Remote File Inclusion [RFI] is an attack exploiting the functionality in web applications which allows the inclusion of external source code without validating its content or origin.
An RFI payload is a link that points to a malicious file that an application will include in its code (example: url=[h]ttp://rfi.nessus.org/rfi.txt). Thereafter, the malicious code will be executed on the server with the privileges of the running application.
Successful RFI exploitation may lead to Remote Code Execution [RCE] or full control of the server.
Unlike SQL injection or Command injection where WAF detects a malicious payload sent to the server and mitigates it on the single request level regardless of whether or not the application is vulnerable, RFI requires a more complex solution as the malicious request doesn’t actually contain any malicious content, but only a URL to an external resource. If the vulnerable endpoint is known, WAF can block the attack based on an exploitation attempt. If it isn’t, an analysis of the file’s content is required.
To determine whether the external resource contains malicious content, we need to retrieve its content and inspect it. This functionality is an enhancement to the Imperva’s WAF real-time engine.
To block RFI based on its content, it’s necessary to have a service that downloads and inspects the file’s contents in order to determine whether it’s malicious or not.
RFI detector overview
To accomplish this task in Imperva cloud and on-prem WAFs we collect all suspected URLs in a database then apply an elimination algorithm based on previous scan results and well-known good domains to reduce the number of URLs that should be downloaded and scanned. We collect 240M URLs on a weekly basis.
Our in-house implementation of the RFI detector uses Python with a combination of asynchronous programming library [aiohttp] to download multiple concurrent files and scan them at a high rate.
The scanner can detect malicious content in many programming languages such as PHP, .NET, Python, and Java.
If malicious content is detected, we add the URL to a list of malicious URLs. Thereafter a global rule will block any request containing one of those malicious URLs.
Interestingly, almost all the malicious content we’ve discovered is written in the PHP programming language. Considered the most popular and widely-used programming language for web development, it’s the most vulnerable to RFI because remote inclusion is a built-in functionality in PHP language.
We developed an in-house malicious file scanner that uses different heuristics to distinguish between legitimate and malicious content.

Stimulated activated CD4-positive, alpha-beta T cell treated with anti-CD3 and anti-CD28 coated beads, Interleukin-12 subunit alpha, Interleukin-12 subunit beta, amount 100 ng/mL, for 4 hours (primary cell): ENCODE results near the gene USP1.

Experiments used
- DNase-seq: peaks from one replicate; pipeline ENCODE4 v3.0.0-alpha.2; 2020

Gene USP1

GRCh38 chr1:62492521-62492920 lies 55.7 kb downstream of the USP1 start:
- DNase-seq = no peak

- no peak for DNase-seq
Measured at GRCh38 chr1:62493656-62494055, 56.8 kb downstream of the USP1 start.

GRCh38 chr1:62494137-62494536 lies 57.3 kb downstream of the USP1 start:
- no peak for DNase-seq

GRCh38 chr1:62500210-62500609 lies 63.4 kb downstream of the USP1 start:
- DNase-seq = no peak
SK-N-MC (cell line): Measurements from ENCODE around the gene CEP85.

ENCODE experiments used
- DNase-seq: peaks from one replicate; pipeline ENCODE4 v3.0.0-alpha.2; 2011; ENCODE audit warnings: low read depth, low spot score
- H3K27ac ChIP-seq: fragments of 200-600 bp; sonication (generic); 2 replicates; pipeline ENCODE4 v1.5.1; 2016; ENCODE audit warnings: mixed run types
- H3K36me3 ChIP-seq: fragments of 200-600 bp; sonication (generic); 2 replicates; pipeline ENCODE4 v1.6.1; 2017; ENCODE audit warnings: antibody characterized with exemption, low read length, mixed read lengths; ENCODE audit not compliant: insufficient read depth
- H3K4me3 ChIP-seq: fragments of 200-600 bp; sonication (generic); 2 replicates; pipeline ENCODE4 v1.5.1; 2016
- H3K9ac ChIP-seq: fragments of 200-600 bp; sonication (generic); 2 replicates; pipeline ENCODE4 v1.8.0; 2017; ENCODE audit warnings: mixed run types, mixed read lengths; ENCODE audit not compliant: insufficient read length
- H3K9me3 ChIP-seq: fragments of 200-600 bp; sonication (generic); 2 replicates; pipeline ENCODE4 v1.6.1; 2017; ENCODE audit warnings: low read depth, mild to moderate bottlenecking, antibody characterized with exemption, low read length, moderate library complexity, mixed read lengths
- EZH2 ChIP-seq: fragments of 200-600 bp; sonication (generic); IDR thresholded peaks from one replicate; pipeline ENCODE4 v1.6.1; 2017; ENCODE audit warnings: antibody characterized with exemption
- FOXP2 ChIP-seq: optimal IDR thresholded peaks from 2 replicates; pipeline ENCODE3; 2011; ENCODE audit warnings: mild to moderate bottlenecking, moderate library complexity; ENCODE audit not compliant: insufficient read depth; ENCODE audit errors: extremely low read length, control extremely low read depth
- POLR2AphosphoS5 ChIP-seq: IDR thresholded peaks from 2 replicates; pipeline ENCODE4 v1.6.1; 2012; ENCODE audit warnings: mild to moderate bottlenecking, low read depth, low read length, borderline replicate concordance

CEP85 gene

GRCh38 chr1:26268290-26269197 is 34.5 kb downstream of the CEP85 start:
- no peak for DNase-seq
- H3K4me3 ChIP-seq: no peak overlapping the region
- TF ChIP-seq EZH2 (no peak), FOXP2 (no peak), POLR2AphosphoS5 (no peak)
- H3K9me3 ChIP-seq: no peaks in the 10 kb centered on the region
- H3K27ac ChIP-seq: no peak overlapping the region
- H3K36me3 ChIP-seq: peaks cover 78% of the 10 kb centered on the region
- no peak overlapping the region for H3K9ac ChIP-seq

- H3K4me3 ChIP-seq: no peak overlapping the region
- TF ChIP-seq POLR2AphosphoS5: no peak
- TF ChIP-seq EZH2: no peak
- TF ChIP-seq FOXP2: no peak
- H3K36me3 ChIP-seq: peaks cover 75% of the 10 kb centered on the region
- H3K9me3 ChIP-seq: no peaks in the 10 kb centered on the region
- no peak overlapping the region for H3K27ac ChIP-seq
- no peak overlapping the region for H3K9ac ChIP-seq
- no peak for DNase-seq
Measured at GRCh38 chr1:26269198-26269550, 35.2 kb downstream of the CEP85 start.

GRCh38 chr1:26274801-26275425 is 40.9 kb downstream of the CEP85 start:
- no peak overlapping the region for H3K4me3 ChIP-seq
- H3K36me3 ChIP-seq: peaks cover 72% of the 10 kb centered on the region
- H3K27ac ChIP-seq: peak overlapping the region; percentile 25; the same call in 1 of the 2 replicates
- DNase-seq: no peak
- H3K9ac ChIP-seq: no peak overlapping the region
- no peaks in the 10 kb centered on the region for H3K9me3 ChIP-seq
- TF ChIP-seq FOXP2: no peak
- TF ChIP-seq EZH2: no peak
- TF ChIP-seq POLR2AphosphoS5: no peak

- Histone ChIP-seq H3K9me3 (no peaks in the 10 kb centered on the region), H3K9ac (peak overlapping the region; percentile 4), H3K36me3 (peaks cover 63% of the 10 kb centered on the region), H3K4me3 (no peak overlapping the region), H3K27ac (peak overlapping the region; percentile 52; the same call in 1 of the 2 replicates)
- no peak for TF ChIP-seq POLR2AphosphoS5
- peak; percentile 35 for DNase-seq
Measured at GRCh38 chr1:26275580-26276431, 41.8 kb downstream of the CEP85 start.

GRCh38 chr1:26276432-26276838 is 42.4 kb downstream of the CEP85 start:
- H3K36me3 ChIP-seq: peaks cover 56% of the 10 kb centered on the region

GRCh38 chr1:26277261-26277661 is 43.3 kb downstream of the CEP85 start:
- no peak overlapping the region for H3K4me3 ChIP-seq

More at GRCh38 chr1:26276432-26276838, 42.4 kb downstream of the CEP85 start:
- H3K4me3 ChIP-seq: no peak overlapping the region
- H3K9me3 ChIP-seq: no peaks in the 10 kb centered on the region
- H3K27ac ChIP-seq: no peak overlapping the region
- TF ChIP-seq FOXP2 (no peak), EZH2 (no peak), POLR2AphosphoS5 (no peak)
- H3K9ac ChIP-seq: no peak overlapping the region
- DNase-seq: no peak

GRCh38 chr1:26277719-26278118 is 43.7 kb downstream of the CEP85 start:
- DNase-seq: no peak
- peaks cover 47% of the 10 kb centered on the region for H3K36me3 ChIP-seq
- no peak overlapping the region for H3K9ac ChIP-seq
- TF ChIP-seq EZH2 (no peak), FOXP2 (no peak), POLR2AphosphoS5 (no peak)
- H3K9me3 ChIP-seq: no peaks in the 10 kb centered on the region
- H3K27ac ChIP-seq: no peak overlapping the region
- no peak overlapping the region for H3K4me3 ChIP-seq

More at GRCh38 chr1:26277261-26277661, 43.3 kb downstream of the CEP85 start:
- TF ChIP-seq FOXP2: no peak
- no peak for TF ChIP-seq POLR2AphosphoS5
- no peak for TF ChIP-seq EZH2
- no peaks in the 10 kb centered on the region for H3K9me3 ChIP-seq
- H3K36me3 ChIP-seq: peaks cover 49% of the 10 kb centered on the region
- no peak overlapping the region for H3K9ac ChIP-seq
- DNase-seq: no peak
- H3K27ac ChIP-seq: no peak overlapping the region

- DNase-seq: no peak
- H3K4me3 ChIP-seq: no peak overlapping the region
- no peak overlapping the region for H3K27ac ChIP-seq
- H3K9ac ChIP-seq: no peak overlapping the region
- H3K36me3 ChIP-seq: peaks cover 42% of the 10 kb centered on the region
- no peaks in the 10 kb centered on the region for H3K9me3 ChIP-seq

The main challenge was to minimize false positive detection. In the first version, we used only regular expressions but due to a high false-positive rate, we had to rethink this approach.
Here the idea was to develop a boolean evaluation engine that allowed us to create more complex signatures with an increased focus on combinations of keywords, code patterns, regular expressions, and evasion techniques detection mechanisms. Using the engine we were able to drastically minimize the false-positive rate without compromising the accuracy of the detection.
Once we detect a URL that leads to malicious content, we know what the vulnerable parameter used as injection point is (the parameter name used to include the file), the attacker’s IP and the domain hosting the malicious file.
Collection and aggregation of this information are used to increase RFI protection:
- Injection point – monitor the vulnerable parameters to further detect RFI attempts regardless of the content injected.
- If the file content isn’t detected by the engine, the payload will be analyzed manually by a security researcher to update the detection engine.
- Attacker’s IP – we monitor and mark IPs that have a bad reputation.
- Domains – A list of domains hosting the malicious file for further research and domain reputation
Let’s take a glance at the RFI data produced by the scanner:
On the chart below, we can observe that on average of 1282 IPs (ranging between 908 and 2024) perform RFI attacks weekly, while around two percent of the IPs belong to known vulnerability scanning services.
Looking at the amount of RFI requests detected by the mechanism, you can see that more than four-fifths of the requests were generated by the vulnerability scanners (e.g. Nikto, Whitehat, Nessus), while only a fifth were real attacks.
The content of the files used by such scanners contained basic probing functionality to check whether the attack succeeded as well as any RFI vulnerable endpoints.
Analyzing the clients that performed the rest of the activity, we found that most of the attacks were carried out by automated tools, while 35 percent were done by unclassified bots. The most common language used to execute the attacks is Perl and GoLang.
It was interesting to note that independent attackers utilized vulnerability scanners, RFI-probing URL to probe whether the web application is vulnerable to RFI before injecting a more complex malicious payload.
Example of vulnerability scanners RFI-probing URLs:
Finally, the attacking file contained code that had wide functionality and mostly used different evasion techniques to hide and bypass detection mechanisms.
In the example below, the malicious script tried to download and run 64-bit malware. If it failed, it would then try to download a 32-bit version of the same malware.
We’re constantly maintaining the engine to handle the most complex cases in terms of detection and reduction of false-positive. As a next step, we want to explore YARA rules as an additional mechanism.
YARA rules are widely adapted across the cybersecurity community, providing a convenient way to contribute, and helping us to stay up-to-date.
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